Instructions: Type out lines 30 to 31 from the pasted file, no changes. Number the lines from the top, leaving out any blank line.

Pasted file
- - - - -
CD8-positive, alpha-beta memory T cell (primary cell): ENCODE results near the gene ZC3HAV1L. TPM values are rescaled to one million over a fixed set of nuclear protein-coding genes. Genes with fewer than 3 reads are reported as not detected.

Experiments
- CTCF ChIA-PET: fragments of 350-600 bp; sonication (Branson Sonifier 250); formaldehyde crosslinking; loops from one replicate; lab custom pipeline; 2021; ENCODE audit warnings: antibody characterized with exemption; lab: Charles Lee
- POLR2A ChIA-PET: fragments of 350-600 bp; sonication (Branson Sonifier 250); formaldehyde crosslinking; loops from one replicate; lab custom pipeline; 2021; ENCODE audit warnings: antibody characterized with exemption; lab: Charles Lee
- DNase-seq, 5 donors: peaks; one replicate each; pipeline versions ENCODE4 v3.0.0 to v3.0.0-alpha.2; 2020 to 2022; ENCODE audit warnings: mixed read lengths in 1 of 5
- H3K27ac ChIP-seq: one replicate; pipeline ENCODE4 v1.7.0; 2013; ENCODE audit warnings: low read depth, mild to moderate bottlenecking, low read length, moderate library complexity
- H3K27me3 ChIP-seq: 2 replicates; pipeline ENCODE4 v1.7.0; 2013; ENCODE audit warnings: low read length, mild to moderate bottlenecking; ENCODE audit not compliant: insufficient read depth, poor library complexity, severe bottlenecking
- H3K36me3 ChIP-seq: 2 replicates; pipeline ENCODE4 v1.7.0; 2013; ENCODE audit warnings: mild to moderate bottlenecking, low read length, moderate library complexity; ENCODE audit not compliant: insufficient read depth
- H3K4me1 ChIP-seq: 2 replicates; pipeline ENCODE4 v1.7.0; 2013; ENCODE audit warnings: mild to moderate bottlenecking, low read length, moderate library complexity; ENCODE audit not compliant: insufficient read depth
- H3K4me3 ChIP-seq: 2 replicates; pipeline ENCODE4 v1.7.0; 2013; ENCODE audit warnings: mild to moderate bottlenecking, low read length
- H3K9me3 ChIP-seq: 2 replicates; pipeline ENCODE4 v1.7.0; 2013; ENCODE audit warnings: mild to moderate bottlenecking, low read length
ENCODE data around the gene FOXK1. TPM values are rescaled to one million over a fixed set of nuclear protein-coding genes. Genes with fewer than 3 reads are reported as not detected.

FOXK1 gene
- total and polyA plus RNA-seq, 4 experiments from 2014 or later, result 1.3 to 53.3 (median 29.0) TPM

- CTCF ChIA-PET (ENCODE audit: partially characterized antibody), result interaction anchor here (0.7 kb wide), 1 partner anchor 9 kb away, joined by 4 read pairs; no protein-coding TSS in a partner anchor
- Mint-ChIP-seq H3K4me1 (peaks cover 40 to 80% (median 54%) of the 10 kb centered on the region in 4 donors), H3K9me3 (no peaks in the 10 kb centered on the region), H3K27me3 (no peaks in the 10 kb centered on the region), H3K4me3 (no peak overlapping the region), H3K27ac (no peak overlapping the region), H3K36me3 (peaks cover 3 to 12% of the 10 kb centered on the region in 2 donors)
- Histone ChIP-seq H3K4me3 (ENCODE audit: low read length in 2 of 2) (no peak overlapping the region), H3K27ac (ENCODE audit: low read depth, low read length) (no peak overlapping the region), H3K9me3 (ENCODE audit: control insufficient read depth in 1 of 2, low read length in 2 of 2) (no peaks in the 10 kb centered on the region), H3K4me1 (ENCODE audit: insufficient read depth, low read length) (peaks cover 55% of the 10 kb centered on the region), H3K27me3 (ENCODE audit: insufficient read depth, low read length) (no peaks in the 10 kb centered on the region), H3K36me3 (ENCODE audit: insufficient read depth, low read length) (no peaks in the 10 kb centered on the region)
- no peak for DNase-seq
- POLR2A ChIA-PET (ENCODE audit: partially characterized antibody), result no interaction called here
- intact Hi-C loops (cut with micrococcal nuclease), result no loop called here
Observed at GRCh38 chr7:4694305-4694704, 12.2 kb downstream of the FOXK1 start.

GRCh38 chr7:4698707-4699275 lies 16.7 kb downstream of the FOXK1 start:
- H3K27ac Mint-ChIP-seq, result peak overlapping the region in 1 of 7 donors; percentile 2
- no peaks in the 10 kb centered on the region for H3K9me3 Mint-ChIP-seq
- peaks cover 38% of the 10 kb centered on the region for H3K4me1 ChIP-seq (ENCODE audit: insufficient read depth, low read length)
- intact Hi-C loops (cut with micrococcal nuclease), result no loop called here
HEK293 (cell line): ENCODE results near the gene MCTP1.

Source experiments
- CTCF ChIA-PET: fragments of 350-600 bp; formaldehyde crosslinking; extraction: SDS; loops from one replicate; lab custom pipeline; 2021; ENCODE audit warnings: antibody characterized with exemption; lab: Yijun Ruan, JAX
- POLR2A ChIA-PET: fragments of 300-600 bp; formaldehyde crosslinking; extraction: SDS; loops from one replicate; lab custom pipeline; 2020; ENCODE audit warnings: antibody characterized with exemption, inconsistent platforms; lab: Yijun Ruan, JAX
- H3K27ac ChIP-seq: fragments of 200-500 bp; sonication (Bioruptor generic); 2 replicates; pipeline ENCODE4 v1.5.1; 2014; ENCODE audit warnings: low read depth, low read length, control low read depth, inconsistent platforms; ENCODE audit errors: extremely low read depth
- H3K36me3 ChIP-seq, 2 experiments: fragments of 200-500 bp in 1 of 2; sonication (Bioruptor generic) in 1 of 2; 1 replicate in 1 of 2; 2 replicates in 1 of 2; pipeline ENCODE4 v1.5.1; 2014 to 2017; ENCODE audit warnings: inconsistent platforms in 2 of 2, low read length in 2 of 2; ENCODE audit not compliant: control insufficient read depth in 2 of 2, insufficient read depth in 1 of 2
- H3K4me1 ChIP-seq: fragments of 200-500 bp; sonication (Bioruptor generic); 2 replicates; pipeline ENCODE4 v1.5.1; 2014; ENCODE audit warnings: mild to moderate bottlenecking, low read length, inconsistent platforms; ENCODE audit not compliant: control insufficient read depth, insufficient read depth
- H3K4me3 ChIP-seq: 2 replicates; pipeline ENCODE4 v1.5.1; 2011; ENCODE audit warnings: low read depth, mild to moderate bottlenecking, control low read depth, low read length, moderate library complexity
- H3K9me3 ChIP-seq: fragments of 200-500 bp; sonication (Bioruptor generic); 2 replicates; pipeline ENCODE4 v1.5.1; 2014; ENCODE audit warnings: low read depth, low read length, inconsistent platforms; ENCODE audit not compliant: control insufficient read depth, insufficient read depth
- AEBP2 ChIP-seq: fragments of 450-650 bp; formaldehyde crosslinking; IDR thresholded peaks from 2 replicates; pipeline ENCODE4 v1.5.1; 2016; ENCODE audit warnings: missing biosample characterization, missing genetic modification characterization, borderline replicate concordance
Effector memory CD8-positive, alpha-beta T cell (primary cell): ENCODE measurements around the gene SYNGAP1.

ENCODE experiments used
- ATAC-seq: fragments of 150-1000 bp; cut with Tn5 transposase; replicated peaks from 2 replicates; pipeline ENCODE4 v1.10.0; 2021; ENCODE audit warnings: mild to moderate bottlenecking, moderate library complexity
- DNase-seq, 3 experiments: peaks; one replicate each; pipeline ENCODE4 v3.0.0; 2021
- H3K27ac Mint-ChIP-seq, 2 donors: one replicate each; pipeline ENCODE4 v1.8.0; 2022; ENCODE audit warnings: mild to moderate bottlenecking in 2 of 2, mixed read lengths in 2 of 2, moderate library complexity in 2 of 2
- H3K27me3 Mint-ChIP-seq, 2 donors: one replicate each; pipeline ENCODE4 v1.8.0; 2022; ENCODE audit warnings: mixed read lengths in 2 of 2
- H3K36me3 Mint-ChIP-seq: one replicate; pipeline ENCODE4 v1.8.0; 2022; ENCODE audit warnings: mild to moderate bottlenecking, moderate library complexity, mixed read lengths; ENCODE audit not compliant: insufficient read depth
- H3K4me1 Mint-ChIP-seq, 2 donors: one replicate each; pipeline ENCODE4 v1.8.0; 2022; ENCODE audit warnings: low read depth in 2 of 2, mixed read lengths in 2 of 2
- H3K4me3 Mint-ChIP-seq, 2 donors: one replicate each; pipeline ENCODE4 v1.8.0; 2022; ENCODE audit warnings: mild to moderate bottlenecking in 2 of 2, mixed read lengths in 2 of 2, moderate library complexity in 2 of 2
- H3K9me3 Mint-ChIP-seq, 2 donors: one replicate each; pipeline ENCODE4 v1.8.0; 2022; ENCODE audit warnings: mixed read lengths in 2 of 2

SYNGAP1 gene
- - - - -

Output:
- POLR2A ChIA-PET: fragments of 300-600 bp; formaldehyde crosslinking; extraction: SDS; loops from one replicate; lab custom pipeline; 2020; ENCODE audit warnings: antibody characterized with exemption, inconsistent platforms; lab: Yijun Ruan, JAX
- H3K27ac ChIP-seq: fragments of 200-500 bp; sonication (Bioruptor generic); 2 replicates; pipeline ENCODE4 v1.5.1; 2014; ENCODE audit warnings: low read depth, low read length, control low read depth, inconsistent platforms; ENCODE audit errors: extremely low read depth